Her first catwalk show was presented in 1981, featuring the collaboration of
Westwood and McLaren. The first major retrospective of her work was shown in
2004–05 at the Victoria and Albert Museum in London. The 1993 Harlequin
dress shown here was famously modeled by Naomi Campbell
1st Class – Paul Smith
.... left school at 15 with the ambition of becoming a racing cyclist. A
cycling accident put an end to his cycling hopes, and during the six-month
hospital stay that followed Smith made some new friends. After leaving
hospital he arranged to meet them at a local pub that was popular with art
students. It was then that he realised he wanted to be a designer. Smith
took evening tailoring classes with Gordon Valentine Tipton, who showed him
how to cut cloth as well as taught him all the basics. Later Smith joined
Lincroft Kilgour in Savile Row, where his designs were worn by celebrities,
including George Best. He opened his fi rst shop in 1970. In 1976 Smith’s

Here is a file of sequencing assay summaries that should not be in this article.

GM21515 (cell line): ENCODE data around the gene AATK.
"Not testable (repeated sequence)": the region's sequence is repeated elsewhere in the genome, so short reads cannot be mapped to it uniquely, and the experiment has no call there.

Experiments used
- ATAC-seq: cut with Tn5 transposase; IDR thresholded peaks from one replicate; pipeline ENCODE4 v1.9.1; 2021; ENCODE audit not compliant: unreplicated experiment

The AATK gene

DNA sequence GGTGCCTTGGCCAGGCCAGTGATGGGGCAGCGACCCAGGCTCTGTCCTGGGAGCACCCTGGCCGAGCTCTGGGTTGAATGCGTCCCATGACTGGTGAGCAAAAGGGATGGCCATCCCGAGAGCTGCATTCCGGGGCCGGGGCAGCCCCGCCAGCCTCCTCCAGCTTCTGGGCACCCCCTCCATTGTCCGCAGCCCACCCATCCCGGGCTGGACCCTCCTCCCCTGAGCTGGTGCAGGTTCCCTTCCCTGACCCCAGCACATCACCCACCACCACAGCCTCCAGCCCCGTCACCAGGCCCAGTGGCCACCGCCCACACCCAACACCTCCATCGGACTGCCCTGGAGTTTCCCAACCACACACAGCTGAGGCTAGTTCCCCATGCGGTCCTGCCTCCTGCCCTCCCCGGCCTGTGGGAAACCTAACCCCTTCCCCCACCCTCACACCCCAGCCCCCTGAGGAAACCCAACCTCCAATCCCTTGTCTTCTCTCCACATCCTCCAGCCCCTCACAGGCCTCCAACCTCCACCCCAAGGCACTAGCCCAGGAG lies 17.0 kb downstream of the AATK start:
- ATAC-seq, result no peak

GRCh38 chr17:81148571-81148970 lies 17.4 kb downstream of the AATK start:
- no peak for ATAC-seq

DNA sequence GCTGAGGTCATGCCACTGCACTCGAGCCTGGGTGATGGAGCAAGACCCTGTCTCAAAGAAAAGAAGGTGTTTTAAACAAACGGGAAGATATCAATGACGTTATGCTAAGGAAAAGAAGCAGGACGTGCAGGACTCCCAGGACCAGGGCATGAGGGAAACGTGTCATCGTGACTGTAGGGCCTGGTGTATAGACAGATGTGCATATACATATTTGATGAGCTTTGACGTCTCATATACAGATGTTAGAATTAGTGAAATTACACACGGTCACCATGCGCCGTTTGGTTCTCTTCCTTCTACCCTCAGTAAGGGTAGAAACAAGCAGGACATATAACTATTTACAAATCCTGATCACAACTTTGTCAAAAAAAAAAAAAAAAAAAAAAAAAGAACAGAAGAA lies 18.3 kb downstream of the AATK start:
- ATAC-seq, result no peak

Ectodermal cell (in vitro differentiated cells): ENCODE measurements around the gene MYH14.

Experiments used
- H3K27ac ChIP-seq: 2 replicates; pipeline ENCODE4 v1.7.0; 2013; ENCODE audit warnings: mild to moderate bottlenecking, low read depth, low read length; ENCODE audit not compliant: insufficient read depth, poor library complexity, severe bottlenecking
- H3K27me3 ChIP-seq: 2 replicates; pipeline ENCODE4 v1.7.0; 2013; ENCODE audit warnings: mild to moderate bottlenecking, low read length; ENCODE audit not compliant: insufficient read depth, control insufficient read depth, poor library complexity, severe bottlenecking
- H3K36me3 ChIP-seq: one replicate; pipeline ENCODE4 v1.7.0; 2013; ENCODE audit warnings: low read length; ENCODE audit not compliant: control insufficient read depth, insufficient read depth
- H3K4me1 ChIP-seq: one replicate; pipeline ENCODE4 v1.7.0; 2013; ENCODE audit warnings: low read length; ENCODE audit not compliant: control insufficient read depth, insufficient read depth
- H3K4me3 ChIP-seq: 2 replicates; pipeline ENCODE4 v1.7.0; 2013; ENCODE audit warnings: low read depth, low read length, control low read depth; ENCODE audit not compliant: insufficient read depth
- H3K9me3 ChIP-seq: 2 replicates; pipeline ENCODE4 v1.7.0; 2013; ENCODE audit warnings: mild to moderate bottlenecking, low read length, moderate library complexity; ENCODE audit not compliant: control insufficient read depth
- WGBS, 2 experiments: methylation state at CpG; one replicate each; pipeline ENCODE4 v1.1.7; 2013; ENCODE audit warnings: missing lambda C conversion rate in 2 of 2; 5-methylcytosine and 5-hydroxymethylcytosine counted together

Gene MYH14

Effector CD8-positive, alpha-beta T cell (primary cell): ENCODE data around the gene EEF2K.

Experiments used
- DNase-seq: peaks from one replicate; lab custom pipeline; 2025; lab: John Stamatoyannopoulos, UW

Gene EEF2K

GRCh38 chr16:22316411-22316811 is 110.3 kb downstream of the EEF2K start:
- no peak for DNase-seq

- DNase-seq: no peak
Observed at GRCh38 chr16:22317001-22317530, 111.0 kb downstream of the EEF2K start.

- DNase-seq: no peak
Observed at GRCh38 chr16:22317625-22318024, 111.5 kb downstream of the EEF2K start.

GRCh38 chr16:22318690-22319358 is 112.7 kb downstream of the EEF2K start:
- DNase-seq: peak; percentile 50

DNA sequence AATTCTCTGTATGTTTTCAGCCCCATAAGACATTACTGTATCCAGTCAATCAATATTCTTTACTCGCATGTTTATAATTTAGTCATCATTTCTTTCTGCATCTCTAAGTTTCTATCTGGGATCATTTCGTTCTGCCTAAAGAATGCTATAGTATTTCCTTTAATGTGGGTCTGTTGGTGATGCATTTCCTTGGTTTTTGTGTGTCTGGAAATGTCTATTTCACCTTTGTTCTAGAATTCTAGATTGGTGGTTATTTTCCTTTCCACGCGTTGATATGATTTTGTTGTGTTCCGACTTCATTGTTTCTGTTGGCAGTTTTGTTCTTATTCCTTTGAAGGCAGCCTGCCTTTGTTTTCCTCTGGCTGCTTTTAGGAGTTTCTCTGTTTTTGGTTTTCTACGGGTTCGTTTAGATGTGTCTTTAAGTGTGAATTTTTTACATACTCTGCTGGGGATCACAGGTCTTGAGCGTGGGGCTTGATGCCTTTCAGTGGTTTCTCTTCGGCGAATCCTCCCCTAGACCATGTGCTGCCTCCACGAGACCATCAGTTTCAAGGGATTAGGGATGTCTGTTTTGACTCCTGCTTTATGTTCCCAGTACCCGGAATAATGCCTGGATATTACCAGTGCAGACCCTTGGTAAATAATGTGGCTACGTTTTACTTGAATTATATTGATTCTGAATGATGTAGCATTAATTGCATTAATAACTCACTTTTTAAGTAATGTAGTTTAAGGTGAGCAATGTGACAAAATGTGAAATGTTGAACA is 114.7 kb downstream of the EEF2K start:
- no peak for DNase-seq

first menswear collection was shown in Paris, under the Paul Smith label. In
1998, he showed his first women’s collection at London Fashion Week.
Paul Smith remains fully involved in the business, designing clothes,
choosing fabrics, approving the shop locations and overseeing every
development within the company. He has showrooms in London, Paris, Milan,
New York and Tokyo. The suit on the stamp dates from around 2003.
1st Class – Alexander McQueen
.... was a fashion designer and couturier best known for his in-depth
knowledge of bespoke British tailoring, his tendency to juxtapose strength
with fragility in his collections, as well as the emotional power and raw